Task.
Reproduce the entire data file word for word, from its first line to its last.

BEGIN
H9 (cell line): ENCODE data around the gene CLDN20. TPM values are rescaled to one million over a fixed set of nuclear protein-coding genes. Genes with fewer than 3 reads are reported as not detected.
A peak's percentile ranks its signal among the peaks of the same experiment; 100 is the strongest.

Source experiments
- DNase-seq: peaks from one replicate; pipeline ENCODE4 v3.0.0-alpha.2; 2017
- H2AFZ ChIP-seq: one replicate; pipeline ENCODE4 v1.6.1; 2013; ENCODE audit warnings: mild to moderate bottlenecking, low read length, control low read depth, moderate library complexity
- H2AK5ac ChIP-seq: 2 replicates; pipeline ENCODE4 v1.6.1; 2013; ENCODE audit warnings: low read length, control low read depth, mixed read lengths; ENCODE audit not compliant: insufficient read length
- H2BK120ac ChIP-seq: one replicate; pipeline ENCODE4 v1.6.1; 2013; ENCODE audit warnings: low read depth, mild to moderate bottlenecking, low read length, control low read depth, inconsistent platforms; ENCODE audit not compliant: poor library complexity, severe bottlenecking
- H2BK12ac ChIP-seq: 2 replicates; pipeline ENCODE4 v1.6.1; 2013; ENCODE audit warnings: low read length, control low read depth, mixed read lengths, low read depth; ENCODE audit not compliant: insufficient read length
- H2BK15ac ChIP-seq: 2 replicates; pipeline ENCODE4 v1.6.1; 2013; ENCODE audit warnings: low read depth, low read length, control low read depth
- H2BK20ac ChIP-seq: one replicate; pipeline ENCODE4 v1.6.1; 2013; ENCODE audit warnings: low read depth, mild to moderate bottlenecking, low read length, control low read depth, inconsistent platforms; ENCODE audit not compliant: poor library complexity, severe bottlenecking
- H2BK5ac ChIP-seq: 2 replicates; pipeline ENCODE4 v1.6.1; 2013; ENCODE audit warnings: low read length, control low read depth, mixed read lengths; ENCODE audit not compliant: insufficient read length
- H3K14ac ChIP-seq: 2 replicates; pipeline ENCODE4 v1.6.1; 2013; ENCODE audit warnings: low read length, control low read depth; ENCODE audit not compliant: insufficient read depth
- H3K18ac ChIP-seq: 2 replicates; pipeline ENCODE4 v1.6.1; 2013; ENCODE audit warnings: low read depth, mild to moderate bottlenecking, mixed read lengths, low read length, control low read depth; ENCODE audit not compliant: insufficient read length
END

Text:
H9 (cell line): ENCODE data around the gene CLDN20. TPM values are rescaled to one million over a fixed set of nuclear protein-coding genes. Genes with fewer than 3 reads are reported as not detected.
A peak's percentile ranks its signal among the peaks of the same experiment; 100 is the strongest.

Source experiments
- DNase-seq: peaks from one replicate; pipeline ENCODE4 v3.0.0-alpha.2; 2017
- H2AFZ ChIP-seq: one replicate; pipeline ENCODE4 v1.6.1; 2013; ENCODE audit warnings: mild to moderate bottlenecking, low read length, control low read depth, moderate library complexity
- H2AK5ac ChIP-seq: 2 replicates; pipeline ENCODE4 v1.6.1; 2013; ENCODE audit warnings: low read length, control low read depth, mixed read lengths; ENCODE audit not compliant: insufficient read length
- H2BK120ac ChIP-seq: one replicate; pipeline ENCODE4 v1.6.1; 2013; ENCODE audit warnings: low read depth, mild to moderate bottlenecking, low read length, control low read depth, inconsistent platforms; ENCODE audit not compliant: poor library complexity, severe bottlenecking
- H2BK12ac ChIP-seq: 2 replicates; pipeline ENCODE4 v1.6.1; 2013; ENCODE audit warnings: low read length, control low read depth, mixed read lengths, low read depth; ENCODE audit not compliant: insufficient read length
- H2BK15ac ChIP-seq: 2 replicates; pipeline ENCODE4 v1.6.1; 2013; ENCODE audit warnings: low read depth, low read length, control low read depth
- H2BK20ac ChIP-seq: one replicate; pipeline ENCODE4 v1.6.1; 2013; ENCODE audit warnings: low read depth, mild to moderate bottlenecking, low read length, control low read depth, inconsistent platforms; ENCODE audit not compliant: poor library complexity, severe bottlenecking
- H2BK5ac ChIP-seq: 2 replicates; pipeline ENCODE4 v1.6.1; 2013; ENCODE audit warnings: low read length, control low read depth, mixed read lengths; ENCODE audit not compliant: insufficient read length
- H3K14ac ChIP-seq: 2 replicates; pipeline ENCODE4 v1.6.1; 2013; ENCODE audit warnings: low read length, control low read depth; ENCODE audit not compliant: insufficient read depth
- H3K18ac ChIP-seq: 2 replicates; pipeline ENCODE4 v1.6.1; 2013; ENCODE audit warnings: low read depth, mild to moderate bottlenecking, mixed read lengths, low read length, control low read depth; ENCODE audit not compliant: insufficient read length